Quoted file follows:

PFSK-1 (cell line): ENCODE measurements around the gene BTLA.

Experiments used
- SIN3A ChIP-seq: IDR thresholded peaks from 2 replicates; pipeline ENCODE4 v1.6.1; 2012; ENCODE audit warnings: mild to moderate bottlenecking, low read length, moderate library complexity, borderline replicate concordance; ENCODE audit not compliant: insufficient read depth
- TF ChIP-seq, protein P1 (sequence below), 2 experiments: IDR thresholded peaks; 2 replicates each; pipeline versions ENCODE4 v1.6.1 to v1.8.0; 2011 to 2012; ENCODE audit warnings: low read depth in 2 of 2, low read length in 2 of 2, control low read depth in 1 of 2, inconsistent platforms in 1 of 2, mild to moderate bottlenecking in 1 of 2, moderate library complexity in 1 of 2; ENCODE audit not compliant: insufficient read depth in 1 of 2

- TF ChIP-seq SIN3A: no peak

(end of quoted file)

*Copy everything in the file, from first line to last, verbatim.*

PFSK-1 (cell line): ENCODE measurements around the gene BTLA.

Experiments used
- SIN3A ChIP-seq: IDR thresholded peaks from 2 replicates; pipeline ENCODE4 v1.6.1; 2012; ENCODE audit warnings: mild to moderate bottlenecking, low read length, moderate library complexity, borderline replicate concordance; ENCODE audit not compliant: insufficient read depth
- TF ChIP-seq, protein P1 (sequence below), 2 experiments: IDR thresholded peaks; 2 replicates each; pipeline versions ENCODE4 v1.6.1 to v1.8.0; 2011 to 2012; ENCODE audit warnings: low read depth in 2 of 2, low read length in 2 of 2, control low read depth in 1 of 2, inconsistent platforms in 1 of 2, mild to moderate bottlenecking in 1 of 2, moderate library complexity in 1 of 2; ENCODE audit not compliant: insufficient read depth in 1 of 2

- TF ChIP-seq SIN3A: no peak